Tackling Gender-Based Violence: #HearMeToo
Of course, activism against gender-based violence (GBV) is not limited to sixteen days of the year as women in particular are active on a daily basis in their fight against it. 2017 saw the #MeToo movement gain prominence as it was taken up once again by on- and offline communities after having been initially founded in 2006 by Tarana Burke to help survivors of sexual assault, particularly women and girls of colour from low wealth communities. Other grassroot movements such as #BalanceTonPorc,#NiUnaMenos and “HollaBack!” also increased in prominence in the past year as the conversation around GBV and the treatment of women in societies across the globe grows. This year, the UNiTE Campaign has created a theme in keeping with other hashtag movements - Orange the World: #HearMeToo. The UNiTE Campaign was launched in 2008 as an effort to eliminate violence against women and girls by building on existing international legal and policy frameworks. Each year has a new theme that is developed in response to current political concerns and movements.
Who is Affected?
Women and girls in all walks of life are affected by violence. Statistics show that globally one in three women experience gender-based violence throughout their lifetime. According to the UN’s sustainable development goal 5 of gender equality, physical and/or sexual violence has been experienced at the hands of an intimate partner by one in five women in the last 12 months. Furthermore, GBV does not only affect women and girls. It also affects the trans and gender non-binary community who may not be considered to or may not consider themselves to “fit” under the bracket of women and girls. However, the UN largely focuses upon women and girls in their definition of GBV and therefore trans, gender non-binary and men affected by GBV are often not included in the statistics.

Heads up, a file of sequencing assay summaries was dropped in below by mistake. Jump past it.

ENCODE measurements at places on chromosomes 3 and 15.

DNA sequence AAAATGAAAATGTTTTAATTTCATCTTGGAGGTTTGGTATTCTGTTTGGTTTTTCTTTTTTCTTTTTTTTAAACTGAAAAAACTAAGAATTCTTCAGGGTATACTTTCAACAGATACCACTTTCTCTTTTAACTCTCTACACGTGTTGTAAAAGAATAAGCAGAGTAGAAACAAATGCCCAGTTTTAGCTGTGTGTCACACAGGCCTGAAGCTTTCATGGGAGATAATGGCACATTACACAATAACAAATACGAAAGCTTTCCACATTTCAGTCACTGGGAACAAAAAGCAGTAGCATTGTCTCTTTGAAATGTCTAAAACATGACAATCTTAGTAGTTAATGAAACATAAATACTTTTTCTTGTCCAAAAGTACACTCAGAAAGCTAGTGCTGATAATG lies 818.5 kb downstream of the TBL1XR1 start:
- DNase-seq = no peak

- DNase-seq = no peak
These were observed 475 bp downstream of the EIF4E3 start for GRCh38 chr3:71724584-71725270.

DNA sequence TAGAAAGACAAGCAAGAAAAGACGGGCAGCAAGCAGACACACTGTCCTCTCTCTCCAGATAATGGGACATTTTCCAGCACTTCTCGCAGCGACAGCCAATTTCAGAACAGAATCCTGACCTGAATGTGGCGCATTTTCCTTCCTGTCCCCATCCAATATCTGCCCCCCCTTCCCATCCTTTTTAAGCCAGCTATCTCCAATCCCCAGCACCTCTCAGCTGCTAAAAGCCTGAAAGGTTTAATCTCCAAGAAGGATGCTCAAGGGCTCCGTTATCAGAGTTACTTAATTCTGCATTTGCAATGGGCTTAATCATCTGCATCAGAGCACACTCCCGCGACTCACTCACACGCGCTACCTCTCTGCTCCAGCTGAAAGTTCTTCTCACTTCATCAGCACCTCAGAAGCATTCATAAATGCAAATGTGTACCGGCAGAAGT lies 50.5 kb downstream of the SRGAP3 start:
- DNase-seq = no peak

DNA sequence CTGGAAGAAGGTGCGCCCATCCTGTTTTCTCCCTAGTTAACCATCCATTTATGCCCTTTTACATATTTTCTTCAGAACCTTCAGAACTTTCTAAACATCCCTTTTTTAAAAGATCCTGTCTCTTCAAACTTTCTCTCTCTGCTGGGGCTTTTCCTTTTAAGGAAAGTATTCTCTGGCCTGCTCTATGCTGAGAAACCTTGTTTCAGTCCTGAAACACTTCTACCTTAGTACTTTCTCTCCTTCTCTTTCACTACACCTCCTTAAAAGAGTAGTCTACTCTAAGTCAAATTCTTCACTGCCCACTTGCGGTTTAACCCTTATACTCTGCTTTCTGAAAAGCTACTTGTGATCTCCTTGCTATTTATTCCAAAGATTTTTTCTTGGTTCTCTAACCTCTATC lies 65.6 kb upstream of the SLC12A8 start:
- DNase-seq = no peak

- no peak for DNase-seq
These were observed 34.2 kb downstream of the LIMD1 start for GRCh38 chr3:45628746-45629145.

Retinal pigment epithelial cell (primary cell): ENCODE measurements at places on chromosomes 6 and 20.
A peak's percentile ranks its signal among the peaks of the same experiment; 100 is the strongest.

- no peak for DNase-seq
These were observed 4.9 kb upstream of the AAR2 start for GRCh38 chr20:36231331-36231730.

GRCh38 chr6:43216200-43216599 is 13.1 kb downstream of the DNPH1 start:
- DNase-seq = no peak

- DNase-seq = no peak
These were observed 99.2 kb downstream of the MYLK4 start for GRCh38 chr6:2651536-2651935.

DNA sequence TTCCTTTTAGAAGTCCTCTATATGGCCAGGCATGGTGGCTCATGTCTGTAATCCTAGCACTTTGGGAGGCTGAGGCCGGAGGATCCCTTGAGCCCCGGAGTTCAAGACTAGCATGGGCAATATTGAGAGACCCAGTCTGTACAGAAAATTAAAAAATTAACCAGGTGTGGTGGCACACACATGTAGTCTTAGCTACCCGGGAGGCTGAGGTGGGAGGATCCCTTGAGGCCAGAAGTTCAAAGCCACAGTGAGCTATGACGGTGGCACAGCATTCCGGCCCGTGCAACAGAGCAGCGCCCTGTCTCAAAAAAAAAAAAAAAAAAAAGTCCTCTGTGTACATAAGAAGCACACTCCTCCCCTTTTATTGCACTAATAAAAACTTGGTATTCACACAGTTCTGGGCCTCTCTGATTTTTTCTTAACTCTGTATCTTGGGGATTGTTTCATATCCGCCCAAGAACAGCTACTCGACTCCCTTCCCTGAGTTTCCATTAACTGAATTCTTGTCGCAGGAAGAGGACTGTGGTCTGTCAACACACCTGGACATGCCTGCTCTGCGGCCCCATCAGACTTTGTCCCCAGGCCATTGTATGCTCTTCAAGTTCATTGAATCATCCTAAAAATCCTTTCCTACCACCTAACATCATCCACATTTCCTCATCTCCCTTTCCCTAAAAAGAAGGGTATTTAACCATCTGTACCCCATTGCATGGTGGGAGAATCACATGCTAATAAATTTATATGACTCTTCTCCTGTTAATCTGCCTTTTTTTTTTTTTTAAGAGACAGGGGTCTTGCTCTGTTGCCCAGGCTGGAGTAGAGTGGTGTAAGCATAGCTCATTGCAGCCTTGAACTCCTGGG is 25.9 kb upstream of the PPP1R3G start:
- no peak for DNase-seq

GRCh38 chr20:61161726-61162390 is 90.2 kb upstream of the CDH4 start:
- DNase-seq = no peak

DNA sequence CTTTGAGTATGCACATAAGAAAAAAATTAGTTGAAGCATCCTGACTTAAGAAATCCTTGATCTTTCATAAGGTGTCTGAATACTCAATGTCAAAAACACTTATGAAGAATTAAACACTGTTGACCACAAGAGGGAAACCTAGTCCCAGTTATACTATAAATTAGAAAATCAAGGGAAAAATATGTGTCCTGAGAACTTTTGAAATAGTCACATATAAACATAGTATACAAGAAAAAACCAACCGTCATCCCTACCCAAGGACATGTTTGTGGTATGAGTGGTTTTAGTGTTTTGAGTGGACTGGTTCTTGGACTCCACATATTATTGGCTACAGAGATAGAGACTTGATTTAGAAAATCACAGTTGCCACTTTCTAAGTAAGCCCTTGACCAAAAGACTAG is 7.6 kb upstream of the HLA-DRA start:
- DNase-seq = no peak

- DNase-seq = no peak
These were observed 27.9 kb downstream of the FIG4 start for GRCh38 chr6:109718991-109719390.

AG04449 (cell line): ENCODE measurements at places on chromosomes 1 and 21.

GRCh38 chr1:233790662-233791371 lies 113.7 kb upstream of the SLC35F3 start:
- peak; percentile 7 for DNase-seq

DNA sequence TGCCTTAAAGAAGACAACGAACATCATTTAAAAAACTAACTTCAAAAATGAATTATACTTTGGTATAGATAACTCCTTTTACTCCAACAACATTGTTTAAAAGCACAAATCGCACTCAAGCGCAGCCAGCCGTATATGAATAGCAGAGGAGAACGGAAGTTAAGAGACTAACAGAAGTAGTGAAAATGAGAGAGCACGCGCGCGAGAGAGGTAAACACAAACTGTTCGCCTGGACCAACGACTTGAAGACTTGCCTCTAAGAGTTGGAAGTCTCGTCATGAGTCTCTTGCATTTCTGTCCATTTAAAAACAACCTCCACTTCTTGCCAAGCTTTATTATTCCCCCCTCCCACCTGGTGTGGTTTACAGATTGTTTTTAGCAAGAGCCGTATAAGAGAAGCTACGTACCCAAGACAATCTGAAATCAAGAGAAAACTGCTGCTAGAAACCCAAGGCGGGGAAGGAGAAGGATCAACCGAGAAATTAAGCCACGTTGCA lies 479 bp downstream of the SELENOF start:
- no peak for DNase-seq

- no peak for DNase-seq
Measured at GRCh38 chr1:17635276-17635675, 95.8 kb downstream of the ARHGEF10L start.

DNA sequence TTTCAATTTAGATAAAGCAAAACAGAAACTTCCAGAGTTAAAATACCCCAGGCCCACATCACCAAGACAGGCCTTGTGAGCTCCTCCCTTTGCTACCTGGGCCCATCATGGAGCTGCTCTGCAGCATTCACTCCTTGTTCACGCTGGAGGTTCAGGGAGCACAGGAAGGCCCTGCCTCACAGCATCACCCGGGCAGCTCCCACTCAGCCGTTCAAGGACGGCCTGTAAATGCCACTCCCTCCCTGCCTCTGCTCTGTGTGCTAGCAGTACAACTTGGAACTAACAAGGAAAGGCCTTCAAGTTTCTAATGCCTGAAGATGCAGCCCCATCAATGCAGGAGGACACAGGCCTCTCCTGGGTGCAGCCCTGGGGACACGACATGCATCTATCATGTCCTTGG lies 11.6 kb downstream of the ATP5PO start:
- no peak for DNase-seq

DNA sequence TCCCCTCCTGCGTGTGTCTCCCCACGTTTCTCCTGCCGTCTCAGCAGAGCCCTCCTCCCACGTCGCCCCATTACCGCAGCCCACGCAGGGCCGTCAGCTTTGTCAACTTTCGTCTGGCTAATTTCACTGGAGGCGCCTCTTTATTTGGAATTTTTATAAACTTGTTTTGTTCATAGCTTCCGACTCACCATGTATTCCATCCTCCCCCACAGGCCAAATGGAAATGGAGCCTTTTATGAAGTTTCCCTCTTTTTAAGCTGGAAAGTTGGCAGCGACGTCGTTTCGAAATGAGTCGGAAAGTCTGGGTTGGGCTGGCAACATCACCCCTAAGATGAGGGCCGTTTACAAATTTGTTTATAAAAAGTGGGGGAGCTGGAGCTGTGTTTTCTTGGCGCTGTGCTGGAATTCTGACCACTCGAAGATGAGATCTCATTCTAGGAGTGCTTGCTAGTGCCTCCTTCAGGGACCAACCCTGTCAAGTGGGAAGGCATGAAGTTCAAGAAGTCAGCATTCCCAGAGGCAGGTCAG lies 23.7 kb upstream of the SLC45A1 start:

What are the Issues?
The #HearMeToo theme joins other online movements in uniting those affected by GBV. It allows a space for stories to be shared, “converting isolation into global sisterhood”. As the Executive Director for UN Women explains, today’s global movements set “collective expectations for accountability and action” and “honour and amplify” voices of survivors of violence. These movements are about solidarity. They are about working towards ending a culture of silencing and non-belief and bringing survivors of GBV together to tackle these issues in unison. These movements raise awareness and educate. Importantly, they create a point of dialogue where survivors can speak, where those who have not experienced GBV can listen, and where we can all learn from one another and suggest new ways forward.
Over the past sixteen days, under #HearMeToo on twitter, conversations such as “what does #GenderBasedViolence mean to you?” and “how can we empower women?” have been started. These conversations have continued with further questions and with experiences shared and listened to. Furthermore, men have engaged, statistics and facts have been given, and laws such as a Sexual Harassment Act for Kuala Lumpur, a push for legislation that recognises the importance of criminalising perpetrators of GBV, and the need to pass GEOBill (Gender and Equal Opportunity Bill) into law in Nigeria have been marked as worth fighting for.